From the onset of development for the DW12, the designers set forth to build a car not only powerful enough to create new speed records at The Brickyard, but be agile enough to tackle the tight confines of Long Beach. The DW12 was to have enough torque to enhance Tony Kanaan’s famous Brazilian Starts at Iowa, but have enough balance to glide through the Alabama Rollercoaster at Barber. Indeed, the DW12 was designed to be the most versatile racing vehicle on Earth. So far, it looks like the engineers at Dallara have done a pretty good job at creating a well balanced race car. In fact, I dare say this year’s racing has been the best since the heyday of American Open Wheel racing provided by CART in the early 1990’s. The only difference is this time, the names aren’t Andretti, Unser, Fittipaldi, Mansell and Villeneuve, but rather Franchitti, Power, Pagenaud, Dixon and Hinchcliffe.
In the desire to create a versatile series, the DW12 was built with the capability of performing not only the traditional rolling start, but the more European standing start. This was achieved by adding a hand clutch to the steering column and enhanced anti-stall features. Certainly the technology is there now, but what about capability? Are the drivers up for standing starts? To test the waters, so to speak, I sent out tweets to any driver i possibly could ,asking for their opinion on standing starts. Here’s the responses I received.
Tony Kanaan @tonykanaan
“Not a fan at all.”
Martin Plowman @plowey
“I love standing starts. They add some extra danger and excitement. A rolling start is just a restart.”
Pippa Mann @pippamann
“Grew up watching standing starts, and loved doing them back home racing, so would be hard for me to say no! :)”
Graham Rahal @grahamrahal
“Not worth it. Not @indycar tradition in my opinion.”
E.J. Viso @ejviso
As you can see, there seems to be no general consensus amongst drivers as to if standing starts should be implemented or not. I honestly didn’t expect Tony Kanaan to be in favour of standing starts, since that would rule out his traditional “Brazilian Starts.” As typical, it seems the drivers with more of a European background (who grew up with standing starts) prefer the standing starts. Those who come thrugh the American system like rolling starts. In fact, I can only think of one North American series that utilizes standing starts, and that’s Star Mazda.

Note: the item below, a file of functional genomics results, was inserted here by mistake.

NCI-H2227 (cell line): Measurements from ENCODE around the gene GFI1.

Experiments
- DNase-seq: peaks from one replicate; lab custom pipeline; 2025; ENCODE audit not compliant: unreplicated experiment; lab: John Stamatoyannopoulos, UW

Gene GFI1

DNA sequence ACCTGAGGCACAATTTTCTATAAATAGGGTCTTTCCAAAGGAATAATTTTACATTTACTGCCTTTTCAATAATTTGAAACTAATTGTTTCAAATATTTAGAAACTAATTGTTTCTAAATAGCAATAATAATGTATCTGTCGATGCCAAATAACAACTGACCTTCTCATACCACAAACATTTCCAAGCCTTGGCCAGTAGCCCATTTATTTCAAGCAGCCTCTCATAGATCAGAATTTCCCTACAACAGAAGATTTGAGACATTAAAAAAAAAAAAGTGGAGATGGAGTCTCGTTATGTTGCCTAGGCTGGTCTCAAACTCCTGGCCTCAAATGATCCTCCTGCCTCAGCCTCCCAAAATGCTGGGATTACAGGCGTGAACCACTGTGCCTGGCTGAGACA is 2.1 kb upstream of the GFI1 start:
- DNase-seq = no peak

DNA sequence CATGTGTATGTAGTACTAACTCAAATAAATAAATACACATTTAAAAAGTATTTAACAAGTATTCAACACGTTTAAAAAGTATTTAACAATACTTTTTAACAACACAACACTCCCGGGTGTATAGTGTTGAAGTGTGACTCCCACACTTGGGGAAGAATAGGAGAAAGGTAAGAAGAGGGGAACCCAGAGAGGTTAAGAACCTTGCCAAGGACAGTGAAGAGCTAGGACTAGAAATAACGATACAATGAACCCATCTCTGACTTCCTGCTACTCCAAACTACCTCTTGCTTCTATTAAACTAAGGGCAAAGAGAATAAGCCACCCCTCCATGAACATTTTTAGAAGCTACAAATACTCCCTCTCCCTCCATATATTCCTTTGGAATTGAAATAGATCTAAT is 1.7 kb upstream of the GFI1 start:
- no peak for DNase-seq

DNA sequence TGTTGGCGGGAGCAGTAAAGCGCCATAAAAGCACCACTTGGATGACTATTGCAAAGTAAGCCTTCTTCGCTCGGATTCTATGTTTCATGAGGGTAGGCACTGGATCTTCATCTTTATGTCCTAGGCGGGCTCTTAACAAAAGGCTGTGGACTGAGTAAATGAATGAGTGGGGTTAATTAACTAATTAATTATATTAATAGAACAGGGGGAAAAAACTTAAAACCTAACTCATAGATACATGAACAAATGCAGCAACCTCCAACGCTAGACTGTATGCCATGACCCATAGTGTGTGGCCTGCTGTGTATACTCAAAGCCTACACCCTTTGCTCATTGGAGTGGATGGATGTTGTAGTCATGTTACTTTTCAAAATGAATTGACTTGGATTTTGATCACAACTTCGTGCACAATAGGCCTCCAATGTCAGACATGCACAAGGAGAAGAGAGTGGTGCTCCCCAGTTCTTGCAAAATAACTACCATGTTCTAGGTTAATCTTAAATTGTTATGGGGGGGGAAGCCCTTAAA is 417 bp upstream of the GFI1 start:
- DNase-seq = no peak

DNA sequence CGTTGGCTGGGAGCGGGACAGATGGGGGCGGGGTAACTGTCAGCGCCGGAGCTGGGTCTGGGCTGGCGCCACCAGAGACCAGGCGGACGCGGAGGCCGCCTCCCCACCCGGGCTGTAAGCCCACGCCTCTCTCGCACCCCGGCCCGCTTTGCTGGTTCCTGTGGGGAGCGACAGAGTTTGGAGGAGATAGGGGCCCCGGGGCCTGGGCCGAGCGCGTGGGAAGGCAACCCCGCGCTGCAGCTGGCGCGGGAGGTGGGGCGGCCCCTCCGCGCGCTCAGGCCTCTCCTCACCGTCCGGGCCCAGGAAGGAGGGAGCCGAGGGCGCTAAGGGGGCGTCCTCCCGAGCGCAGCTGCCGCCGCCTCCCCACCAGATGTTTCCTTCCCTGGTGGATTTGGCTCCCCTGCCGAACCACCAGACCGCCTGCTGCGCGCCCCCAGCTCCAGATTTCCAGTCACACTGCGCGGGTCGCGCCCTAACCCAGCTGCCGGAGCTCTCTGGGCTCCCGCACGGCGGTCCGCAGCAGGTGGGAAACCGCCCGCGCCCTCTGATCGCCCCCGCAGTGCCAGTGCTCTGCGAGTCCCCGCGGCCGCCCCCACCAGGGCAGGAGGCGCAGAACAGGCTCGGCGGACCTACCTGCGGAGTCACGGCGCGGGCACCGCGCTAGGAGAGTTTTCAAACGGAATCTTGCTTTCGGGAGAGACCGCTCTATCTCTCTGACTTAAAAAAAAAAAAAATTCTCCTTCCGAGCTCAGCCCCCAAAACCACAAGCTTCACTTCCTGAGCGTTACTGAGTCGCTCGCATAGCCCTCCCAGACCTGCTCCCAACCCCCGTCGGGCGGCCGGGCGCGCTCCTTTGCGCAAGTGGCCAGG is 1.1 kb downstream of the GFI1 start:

From where I stand, this is the perfect situation for Indycar to come up with a creative and innovative solution.
First of all, standing starts should only be an option for road and street courses. I believe that is something almost everyone is in agreement on. Secondly, just as how the Pole Winner currently gets to choose between the inside or outside starting positions, what if the pole winner got to choose between standing or rolling starts? Can you imagine the last minute qualifying drama that would create? Could you picture Tony Kanaan and say, Will Power, shooting out in the last two minutes of quals, trying to determine who gets their way at the start of the race? This gives the drivers another incentive to perform in qualifying. I believe we all agree that the true racing should be left in the hands of the drivers. Why not exemplify this by letting the drivers themselves decide how to start the race.
The discussion regarding standing starts has cooled a bit in the past few months. I seem to recall at one point, Beaux Barfield discussed trying standing starts later in the 2012 season, but that time has come and gone. If Indycar really wants to generate some excitement, why not put some key race decisions into the hands of the drivers? Let the drivers race to their strengths. If someone’s strength happens to be standing starts, givethem the opportunity. Come on Indycar. You can be really innovative with standing starts. Put the decision into the hands of those who have to deal with it.